Payments to Playwrights (Henslowe’s Diary)
F. 106v (Greg I.168)
Lent ^ vnto bengemy Johnsone at the a poyntment of E Alleyn } & wm birde the 22 of June 1602 } in earneste of a Boocke called Richard } xli crockbacke & for new adicyons for } Jeronymo the some of }
Greg, Papers (MS. I. 27, Art. 26, p. 49)
Autograph note, Robert Shaa (Shaw) to Philip Henslowe, 8 November 1599:
- mr Henshlowe we haue heard their booke and lyke yt their pryce is eight poundes, wch J pray pay now to mr wilson, according to our promysse, J would haue Come my selfe, but that J ame trobled wth a seytation.
- yors Robt Shaa
[on the back of Shaa's note, also in his hand]
1. Sce Wm Wor; & Ansell & to them ye plowghmen
2. Sce: Richard Q. & Eliza: Catesbie, Louell, Rice ap Tho: Blunt, Banester
3. Sce: Ansell Dauye Denys Hen: Oxf: Courtney Bourchier & Grace to them Rice ap Tho: & his Soldiors
4. Sce: Mitton Ban : his wyfe & children
5. Sce: K Rich : Catesb : Louell. Norf. Northumb : Percye
[6. C. and Q. Eliza. 7. Dauye. C. Daugr (in Memoirs, omitted in Papers). 9. C. Milton.]
Presumably performed by the Admiral's Men at the Fortune, possibly in late summer 1602, although the lack of evidence makes it impossible to ascertain whether the play was indeed ever completed or performed.
Possible Narrative and Dramatic Sources or Analogues
The history of Richard III had remained very popular throughout the Tudor era, which means Jonson had quite a wide range of dramatic and non-dramatic sources he could look at.
As Donaldson (183) usefully summarises, Jonson:
would have been familiar with Shakespeare's Richard III (probably completed by 1593) and the anonymous True Tragedy of Richard the Third, published in 1594 but probably composed a few years earlier [...]. He may also have known the Latin play Ricardus Tertius by Thomas Legge, Master of Caius College, Cambridge, acted c. 1579. He certainly studied with close attention Thomas More's influential but unfinished account of the life of Richard III, as his heavy markings in his personal copy of the 1566 Louvain edition of More's Omnia Latina opera reveal [...]. It was More who had given fullest currency to the traditional portrait of Richard III which Jonson (to judge at least from the title of this lost play) seems to have inherited.
References to the Play
There may be a reference to the play in the memorandum from Shaw to Henslowe quoted above. As Donaldson (183—184) argues, if the memorandum and the note are roughly contemporary, the former "could refer to an earlier play on the subject of Richard III which the Lord Admiral's Men had in their repertoire, which Jonson's play was designed to replace or update. If the memorandum is of a later date, it may conceivably refer to Jonson's own play. The evidence is tantalizingly inconclusive."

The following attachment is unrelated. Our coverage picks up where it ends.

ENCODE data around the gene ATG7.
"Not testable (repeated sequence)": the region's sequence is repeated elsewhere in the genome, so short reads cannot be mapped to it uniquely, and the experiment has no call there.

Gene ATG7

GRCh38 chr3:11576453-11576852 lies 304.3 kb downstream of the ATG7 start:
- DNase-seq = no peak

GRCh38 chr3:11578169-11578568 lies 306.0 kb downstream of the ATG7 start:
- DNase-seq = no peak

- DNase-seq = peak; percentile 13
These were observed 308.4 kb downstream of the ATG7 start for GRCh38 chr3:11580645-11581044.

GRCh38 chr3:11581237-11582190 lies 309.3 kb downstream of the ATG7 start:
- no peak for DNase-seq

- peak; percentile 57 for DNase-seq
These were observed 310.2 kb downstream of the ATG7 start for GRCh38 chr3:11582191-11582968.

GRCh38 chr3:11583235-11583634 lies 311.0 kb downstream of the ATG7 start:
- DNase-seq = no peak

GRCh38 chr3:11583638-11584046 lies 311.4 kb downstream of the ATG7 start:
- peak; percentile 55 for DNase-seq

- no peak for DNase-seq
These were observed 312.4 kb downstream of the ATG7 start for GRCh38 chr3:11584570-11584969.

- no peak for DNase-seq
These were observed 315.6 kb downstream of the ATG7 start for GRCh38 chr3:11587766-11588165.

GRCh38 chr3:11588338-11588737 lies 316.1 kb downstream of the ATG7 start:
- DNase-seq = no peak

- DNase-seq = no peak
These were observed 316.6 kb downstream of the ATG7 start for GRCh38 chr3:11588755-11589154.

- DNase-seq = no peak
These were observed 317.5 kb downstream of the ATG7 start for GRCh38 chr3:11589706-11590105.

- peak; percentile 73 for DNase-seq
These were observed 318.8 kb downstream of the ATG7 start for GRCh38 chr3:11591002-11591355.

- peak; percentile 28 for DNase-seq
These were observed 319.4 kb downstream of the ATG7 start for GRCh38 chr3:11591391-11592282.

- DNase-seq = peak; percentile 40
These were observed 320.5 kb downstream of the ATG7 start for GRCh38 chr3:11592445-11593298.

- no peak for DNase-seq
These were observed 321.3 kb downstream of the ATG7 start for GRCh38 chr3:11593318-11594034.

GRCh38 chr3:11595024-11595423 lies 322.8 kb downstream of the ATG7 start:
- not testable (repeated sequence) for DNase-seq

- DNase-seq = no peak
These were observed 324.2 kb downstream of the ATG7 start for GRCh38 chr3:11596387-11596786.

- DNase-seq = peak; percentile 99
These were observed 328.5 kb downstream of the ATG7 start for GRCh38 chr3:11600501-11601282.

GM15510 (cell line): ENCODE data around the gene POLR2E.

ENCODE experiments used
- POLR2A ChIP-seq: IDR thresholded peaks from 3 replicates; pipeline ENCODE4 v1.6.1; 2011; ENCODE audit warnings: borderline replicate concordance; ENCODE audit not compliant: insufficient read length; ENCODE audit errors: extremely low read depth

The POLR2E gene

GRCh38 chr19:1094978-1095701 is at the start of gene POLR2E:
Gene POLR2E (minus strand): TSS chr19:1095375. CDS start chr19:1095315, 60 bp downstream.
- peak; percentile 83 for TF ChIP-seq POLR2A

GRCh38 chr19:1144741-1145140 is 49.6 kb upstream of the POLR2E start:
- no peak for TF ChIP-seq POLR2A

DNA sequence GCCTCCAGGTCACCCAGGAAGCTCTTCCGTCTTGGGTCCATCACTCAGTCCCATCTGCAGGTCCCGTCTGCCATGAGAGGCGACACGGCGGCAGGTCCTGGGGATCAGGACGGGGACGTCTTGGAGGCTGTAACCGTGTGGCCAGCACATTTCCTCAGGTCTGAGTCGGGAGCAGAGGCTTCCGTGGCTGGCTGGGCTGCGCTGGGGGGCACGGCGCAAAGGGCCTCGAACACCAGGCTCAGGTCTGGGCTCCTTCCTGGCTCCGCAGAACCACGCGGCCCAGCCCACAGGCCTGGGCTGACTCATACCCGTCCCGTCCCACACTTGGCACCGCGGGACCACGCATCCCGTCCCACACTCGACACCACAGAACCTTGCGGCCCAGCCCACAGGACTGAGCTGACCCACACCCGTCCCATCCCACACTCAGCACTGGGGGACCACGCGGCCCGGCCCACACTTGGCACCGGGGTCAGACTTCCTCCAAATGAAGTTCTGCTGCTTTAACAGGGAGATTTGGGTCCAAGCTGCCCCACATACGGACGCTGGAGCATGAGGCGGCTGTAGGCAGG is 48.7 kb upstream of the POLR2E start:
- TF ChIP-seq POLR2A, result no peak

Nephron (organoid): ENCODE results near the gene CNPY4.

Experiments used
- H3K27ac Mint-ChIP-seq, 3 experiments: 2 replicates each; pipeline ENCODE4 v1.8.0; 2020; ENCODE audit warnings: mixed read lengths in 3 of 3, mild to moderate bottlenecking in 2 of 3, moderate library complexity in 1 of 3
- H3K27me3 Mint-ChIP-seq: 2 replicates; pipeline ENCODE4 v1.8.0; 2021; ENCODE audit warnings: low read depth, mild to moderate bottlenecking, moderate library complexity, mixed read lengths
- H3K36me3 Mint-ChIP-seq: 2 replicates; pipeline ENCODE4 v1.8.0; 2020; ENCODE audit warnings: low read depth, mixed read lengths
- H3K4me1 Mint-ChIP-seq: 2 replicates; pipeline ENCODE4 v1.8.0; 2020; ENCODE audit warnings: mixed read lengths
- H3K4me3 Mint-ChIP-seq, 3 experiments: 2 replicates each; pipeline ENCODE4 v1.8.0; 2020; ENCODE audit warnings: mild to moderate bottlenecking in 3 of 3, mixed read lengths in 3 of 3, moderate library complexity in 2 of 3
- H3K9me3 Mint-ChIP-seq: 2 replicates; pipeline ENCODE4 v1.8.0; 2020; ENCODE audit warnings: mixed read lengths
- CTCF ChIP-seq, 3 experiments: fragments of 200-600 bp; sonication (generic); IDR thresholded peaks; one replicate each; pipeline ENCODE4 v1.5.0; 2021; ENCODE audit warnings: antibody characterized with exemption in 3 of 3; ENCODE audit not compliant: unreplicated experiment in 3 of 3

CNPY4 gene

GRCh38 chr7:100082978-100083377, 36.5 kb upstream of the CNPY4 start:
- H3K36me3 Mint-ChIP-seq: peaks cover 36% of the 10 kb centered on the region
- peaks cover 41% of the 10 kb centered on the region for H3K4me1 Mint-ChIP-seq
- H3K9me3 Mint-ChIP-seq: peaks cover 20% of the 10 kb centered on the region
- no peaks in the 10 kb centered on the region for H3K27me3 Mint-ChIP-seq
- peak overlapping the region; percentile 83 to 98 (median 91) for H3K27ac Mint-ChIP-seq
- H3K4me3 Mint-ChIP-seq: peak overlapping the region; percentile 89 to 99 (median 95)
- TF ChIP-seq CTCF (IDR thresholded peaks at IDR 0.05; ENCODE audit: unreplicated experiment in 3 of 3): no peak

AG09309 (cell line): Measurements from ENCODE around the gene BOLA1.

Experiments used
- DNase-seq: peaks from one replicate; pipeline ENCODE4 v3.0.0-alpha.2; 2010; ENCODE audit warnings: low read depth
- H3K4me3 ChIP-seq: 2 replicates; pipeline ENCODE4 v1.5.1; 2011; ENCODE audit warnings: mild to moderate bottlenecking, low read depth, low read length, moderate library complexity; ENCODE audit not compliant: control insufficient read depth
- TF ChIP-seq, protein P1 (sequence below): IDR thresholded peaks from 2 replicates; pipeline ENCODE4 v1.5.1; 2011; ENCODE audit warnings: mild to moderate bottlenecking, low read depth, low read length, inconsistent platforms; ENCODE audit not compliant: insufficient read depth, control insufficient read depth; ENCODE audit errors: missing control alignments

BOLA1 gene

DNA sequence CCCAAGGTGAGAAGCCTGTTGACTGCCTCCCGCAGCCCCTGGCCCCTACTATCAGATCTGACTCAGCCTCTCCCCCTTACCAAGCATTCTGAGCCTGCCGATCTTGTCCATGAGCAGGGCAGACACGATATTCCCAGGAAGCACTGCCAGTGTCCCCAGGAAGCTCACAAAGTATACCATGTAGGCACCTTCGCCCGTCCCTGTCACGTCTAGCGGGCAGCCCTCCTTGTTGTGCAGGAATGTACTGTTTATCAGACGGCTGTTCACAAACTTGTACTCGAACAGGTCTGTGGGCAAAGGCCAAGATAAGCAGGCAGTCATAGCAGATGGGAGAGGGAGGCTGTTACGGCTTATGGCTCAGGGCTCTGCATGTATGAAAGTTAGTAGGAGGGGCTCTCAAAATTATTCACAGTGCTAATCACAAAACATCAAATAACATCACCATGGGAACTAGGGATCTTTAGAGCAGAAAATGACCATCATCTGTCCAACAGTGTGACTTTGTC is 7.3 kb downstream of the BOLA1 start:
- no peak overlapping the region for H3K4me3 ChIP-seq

On balance, however, the memorandum is more likely to have referred to Robert Wilson's 1599 "Henry Richmond, Part 2", rather than Jonson's lost play: see the entry for Henry Richmond, Part 2.
Anther potential reference to "Richard Crookback" is to be found in a jest-book compiled by the Caroline playwright Robert Chamberlain.
- Sundry mistakes spoken publickly upon the Stage.
- IN the Play of Richard the third; the Duke of Buckingham being betraid by his servant Banister, a Messenger comming hastily into the presence of the King, to bring him word of the Dukes surprizall, Richard asking him what newes he replyed:
- My Liege, the Duke of Banister is tane,
- And Buckingham is come for his reward.
- Chamberlain, A new booke of mistakes (1637), D1v.
What this excerpt clearly indicates is the existence of an otherwise unknown Richard III play in which Banister features as a character (on Banister, see Henry Richmond, Part 2#For What It's Worth. This could be Jonson's play, although there are also other possible candidates, for instance, Wilson's "Henry Richmond, Part 2", the anonymous and undated "Richard III, or the English Prophet", or even the hypothetical 1 Henry Richmond (see Wiggins, who quotes these lines both in the entry for this play and for "Richard Crookback").
Donaldson (183) suggests that the play may have never been completed or performed, possibly because of Jonson's illness in 1602.
For What It's Worth
<Enter any miscellaneous points that may be relevant, but don't fit into the above categories. This is the best place for highly conjectural thoughts.>
Site created and maintained by Domenico Lovascio, University of Genoa; updated 14 April 2017.